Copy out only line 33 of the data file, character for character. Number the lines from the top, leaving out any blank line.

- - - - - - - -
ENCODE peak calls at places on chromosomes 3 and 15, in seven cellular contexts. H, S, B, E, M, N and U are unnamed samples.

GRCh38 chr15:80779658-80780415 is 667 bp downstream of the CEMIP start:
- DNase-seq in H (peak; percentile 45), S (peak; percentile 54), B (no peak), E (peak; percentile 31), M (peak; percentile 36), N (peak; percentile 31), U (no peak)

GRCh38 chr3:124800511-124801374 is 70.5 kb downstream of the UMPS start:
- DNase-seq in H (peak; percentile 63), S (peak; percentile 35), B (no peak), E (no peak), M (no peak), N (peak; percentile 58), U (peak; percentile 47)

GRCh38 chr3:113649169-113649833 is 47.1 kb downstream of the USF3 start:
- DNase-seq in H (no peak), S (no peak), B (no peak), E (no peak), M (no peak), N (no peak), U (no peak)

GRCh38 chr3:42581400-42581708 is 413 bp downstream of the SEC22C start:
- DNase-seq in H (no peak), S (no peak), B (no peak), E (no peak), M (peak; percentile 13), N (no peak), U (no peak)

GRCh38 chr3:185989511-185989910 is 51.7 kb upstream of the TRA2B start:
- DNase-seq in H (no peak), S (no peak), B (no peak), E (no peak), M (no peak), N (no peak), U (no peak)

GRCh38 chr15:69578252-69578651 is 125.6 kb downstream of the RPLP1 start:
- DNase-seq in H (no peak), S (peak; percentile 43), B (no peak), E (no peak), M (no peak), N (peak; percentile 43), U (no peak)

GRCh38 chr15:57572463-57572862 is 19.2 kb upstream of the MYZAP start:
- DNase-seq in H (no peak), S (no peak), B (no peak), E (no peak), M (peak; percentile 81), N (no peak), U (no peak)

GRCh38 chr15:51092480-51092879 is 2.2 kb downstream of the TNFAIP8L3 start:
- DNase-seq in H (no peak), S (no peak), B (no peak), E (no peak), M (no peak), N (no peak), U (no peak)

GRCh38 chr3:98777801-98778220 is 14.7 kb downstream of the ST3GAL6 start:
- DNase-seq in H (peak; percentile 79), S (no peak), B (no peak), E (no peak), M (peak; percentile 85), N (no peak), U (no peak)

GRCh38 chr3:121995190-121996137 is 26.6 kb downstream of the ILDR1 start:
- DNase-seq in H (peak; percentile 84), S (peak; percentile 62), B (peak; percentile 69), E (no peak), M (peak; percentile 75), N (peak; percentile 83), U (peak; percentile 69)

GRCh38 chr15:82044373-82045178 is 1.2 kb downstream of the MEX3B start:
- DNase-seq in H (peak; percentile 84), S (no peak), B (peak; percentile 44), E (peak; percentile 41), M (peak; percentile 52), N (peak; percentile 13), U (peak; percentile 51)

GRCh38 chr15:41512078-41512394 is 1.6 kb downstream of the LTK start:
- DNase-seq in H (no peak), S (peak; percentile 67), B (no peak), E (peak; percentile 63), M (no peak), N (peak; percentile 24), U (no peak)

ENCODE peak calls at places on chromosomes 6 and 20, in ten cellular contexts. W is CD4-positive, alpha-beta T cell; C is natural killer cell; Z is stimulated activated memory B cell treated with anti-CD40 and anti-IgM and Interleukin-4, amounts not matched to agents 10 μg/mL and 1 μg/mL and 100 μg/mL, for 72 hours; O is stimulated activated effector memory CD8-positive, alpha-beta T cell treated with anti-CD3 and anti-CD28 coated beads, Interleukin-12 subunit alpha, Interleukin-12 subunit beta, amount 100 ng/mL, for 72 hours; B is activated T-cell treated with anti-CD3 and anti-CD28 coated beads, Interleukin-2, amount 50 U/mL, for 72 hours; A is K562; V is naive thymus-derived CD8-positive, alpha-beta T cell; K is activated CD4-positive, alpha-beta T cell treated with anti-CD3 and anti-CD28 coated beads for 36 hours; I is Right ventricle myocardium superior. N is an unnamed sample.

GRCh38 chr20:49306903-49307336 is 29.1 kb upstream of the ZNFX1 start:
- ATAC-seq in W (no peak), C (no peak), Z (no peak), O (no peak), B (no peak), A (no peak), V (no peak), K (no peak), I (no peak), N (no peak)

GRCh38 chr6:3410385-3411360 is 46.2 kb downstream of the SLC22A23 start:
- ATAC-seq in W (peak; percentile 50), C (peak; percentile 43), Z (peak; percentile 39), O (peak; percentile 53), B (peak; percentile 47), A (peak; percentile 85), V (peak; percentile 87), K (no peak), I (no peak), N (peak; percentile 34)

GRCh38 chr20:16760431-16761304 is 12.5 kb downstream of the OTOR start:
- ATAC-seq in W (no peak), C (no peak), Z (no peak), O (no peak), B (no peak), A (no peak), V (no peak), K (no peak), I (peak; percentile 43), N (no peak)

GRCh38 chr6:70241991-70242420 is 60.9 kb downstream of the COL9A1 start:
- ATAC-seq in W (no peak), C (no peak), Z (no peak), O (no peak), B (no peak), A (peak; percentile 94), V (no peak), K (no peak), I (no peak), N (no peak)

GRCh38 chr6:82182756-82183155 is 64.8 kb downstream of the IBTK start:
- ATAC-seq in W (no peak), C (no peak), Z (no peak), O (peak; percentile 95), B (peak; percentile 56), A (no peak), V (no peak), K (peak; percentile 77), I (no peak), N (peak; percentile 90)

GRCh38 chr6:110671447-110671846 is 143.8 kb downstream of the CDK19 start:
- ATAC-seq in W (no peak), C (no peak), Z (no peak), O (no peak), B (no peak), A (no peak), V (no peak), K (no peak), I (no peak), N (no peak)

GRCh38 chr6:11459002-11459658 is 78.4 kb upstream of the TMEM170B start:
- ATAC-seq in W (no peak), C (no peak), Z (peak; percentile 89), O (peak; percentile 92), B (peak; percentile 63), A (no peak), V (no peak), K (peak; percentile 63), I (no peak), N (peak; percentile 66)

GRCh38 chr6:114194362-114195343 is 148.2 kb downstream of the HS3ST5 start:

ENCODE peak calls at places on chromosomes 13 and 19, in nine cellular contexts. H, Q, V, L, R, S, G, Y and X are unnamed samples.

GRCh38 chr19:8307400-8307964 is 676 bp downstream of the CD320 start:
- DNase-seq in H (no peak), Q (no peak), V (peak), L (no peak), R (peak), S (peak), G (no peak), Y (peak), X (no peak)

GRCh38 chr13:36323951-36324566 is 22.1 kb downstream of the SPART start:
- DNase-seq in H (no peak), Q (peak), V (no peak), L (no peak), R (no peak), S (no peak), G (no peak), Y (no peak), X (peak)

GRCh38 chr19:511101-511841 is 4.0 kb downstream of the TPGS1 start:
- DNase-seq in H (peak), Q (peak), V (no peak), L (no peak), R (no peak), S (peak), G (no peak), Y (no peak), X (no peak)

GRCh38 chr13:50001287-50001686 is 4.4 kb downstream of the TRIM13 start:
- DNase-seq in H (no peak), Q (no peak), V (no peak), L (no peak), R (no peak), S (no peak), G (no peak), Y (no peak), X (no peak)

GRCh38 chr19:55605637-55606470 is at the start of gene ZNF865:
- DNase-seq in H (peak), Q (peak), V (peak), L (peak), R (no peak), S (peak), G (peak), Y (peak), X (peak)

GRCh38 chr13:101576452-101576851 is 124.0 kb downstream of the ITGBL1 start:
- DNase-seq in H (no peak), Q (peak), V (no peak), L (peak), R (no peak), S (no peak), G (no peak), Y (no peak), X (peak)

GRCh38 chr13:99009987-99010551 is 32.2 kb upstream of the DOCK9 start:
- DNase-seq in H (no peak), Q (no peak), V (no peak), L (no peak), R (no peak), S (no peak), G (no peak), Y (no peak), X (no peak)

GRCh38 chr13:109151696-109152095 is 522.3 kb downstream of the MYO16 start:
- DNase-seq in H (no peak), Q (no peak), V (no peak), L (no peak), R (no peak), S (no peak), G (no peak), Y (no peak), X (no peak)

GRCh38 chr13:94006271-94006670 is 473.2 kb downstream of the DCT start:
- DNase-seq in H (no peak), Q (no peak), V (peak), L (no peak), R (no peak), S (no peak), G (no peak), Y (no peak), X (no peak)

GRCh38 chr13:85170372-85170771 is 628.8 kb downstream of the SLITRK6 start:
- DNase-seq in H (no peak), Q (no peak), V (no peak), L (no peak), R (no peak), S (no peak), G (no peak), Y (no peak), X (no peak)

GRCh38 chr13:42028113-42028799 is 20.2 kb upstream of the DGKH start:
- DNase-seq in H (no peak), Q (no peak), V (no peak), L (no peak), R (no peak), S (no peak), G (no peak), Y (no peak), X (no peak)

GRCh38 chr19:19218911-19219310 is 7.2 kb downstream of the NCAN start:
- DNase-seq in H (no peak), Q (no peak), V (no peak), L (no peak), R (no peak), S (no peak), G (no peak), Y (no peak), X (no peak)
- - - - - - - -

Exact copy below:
GRCh38 chr6:70241991-70242420 is 60.9 kb downstream of the COL9A1 start: